Thursday, November 13, 2008

Discovering Dojo for Domino: Part 1- The basics

My journey in learning to use Dojo with Notes and Domino web enabled applications.

I have recently taken over supporting some Domino applications that use dojo, so I thought I had better learn a thing or two about it. I have never used any of the javascript frameworks, and my javascript knowledge is patchy. It's all been learned through 'copy and paste' from other peoples work and the web. Some things I think I know pretty well but there are gaps.

I'm going to write up my experiences as I go. So this is not a structured tutorial and may lead off down the wrong path at times. Feel free to comment on better approaches if you see me doing something wrong.

So - where to start? The best place I found is the Dojo Quick Start Guide

Now I don't just want to learn dojo, I want to learn dojo for use with Domino. And if your are a Notes / Domino developer you know that some things work just like in the web examples and some things don't.

The first challenge is always, where to put the various code snippets that are shown in the examples. I started by creating a form and a javascript script library to go with it. I am going to have a 'dojo template' form with the basics in it, and a template javascript library. Each time I need a new form, I will copy the templates and start from there. In this post I'll describe how to get to the basic 'yeah it works' stage.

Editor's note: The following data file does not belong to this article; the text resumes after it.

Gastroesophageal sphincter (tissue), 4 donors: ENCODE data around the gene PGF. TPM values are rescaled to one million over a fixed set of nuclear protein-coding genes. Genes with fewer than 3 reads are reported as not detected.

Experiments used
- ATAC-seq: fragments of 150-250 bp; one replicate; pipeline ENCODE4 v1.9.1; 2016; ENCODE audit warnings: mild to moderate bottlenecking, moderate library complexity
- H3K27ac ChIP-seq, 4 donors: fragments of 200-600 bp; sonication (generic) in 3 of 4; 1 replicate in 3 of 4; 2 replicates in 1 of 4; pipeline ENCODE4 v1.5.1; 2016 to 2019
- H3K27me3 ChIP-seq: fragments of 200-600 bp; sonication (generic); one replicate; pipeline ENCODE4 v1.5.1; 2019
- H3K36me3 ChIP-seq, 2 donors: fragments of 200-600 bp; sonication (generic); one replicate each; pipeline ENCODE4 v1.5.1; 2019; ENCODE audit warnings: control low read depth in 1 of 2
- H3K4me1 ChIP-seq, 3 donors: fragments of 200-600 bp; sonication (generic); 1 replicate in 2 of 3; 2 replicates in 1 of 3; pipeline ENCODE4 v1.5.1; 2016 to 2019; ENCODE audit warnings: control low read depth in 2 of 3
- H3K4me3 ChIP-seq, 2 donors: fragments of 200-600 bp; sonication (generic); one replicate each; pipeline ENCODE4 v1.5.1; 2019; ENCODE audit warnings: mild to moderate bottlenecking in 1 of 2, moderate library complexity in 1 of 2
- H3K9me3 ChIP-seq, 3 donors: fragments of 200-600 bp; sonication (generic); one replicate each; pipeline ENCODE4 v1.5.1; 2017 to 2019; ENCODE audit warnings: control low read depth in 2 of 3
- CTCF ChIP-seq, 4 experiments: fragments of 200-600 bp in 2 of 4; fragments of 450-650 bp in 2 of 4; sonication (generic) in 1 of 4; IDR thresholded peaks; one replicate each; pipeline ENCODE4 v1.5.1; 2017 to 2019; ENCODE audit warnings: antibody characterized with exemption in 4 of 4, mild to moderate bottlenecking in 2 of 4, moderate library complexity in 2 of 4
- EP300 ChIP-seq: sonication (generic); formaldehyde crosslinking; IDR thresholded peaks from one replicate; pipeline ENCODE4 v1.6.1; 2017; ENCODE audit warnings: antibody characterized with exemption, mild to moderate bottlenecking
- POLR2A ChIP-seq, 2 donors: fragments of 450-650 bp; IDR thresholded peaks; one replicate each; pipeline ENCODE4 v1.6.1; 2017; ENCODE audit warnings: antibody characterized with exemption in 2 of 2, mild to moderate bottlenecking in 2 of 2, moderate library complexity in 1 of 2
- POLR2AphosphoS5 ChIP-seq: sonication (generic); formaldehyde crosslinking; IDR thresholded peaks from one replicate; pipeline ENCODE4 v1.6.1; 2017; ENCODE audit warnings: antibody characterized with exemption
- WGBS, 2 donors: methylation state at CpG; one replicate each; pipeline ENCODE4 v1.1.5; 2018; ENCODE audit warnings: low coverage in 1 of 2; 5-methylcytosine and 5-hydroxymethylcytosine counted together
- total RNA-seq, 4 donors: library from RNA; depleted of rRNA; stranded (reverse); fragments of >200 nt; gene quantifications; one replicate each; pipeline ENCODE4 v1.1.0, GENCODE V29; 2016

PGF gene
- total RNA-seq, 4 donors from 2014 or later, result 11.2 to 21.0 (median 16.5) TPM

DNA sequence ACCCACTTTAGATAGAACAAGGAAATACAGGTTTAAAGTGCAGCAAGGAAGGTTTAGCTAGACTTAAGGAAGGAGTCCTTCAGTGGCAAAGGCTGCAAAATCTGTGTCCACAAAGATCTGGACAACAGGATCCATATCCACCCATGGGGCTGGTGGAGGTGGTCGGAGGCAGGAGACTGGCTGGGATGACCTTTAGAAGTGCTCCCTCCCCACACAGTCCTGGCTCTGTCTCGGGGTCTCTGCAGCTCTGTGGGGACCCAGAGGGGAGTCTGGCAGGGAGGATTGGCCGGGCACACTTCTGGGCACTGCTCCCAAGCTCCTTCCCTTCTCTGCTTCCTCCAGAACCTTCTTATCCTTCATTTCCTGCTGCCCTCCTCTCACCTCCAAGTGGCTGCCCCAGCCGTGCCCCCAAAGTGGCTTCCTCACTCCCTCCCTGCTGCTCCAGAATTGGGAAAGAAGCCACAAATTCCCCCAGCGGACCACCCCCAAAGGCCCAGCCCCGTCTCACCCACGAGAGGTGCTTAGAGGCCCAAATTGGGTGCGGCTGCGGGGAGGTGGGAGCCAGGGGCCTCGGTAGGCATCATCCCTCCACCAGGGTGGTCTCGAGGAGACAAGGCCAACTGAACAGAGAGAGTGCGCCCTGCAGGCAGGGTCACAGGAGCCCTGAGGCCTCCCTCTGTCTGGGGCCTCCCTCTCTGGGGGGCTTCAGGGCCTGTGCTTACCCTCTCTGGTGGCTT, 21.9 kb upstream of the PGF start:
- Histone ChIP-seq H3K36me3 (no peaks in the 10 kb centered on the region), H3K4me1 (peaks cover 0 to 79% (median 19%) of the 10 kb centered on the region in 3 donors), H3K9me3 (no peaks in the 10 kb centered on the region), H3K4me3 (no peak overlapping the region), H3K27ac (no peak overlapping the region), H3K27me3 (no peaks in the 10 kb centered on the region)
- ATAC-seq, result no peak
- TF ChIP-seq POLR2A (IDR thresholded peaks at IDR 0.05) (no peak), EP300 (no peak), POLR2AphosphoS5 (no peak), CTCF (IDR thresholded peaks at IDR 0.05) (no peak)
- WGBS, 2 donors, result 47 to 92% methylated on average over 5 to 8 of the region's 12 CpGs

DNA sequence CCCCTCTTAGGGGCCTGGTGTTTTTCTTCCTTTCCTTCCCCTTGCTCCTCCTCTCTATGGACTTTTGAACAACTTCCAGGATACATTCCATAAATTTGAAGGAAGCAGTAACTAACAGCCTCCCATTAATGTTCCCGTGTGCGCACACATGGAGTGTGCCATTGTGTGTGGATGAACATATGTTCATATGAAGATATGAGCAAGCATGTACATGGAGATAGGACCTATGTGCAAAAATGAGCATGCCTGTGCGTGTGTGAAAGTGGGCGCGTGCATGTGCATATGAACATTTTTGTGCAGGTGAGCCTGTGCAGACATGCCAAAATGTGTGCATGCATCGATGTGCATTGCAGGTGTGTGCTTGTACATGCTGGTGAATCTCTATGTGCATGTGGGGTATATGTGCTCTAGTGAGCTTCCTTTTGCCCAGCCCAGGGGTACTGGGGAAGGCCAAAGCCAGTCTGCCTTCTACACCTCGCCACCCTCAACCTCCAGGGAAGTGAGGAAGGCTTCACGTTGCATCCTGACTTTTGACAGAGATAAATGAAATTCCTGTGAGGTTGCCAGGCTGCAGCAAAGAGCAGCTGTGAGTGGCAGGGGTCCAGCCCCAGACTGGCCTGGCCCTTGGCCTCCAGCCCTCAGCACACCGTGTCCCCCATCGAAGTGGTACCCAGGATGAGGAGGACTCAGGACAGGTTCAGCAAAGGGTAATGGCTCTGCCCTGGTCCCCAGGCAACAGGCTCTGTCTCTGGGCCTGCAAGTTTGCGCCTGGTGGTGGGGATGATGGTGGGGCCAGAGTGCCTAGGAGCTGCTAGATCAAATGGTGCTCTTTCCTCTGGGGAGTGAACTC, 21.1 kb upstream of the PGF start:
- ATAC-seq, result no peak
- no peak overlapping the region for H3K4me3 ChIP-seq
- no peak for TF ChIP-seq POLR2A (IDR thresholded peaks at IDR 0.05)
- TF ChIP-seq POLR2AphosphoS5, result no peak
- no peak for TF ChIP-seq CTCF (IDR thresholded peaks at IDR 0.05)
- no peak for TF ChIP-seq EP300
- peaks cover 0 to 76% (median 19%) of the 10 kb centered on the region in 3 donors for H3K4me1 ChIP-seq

The basics: Getting the code

Well I haven't actually done this myself. The environment I am working in has the dojo scripts on the server already (Domino 7.x). You can download the source files and place them on your server, you can put them in your database as a file resource, or you can reference them directly from a CDN - instructions on the download page.

Dojo comes in three parts -
  • core: the basics. Event handlers, DOM manipulation, graphics effects
  • digit: 'Great interface widgits'. This is what I am really after
  • dojoX: complex widgits, graphing and charting

I'll deal with the core first, then move on to digits. I probably won't get to dojoX

How to add dojo to Domino

The Quick Start guide has some simple HTML and scripts you can then play with. I put the example HTML on the form and marked it up as Pass-thru HTML. I could have left the script directly on the page as well. However the point of this excercise is to learn how to use dojo with Domino so I put some of the code in the in a script library and some in the Javascipt Header section of the form.

The following is included on the tutorial first page:
It's important to note that you should not set on an onLoad function directly on the tag when using Dojo. dojo.addOnLoad(someFunc) is prefered over and window.onload = someFunc;
and provides examples such as the following:
dojo.byId("testHeading").innerHTML = "We're on our way!";
console.log("onLoad fires after require() is done");

I put the dojo require() and addOnLoad() functions in the js header (passing a funtion name init() to the addOnLoad function), created an init() function in my scipt libary and put any example code in the init() function. I also created a style sheet and embedded it on the form for the simple styles used in the examples.

So the break-up went like this:

HTML Head Content
<script type="text/javascript" src="[relatve file path]/dojo.js"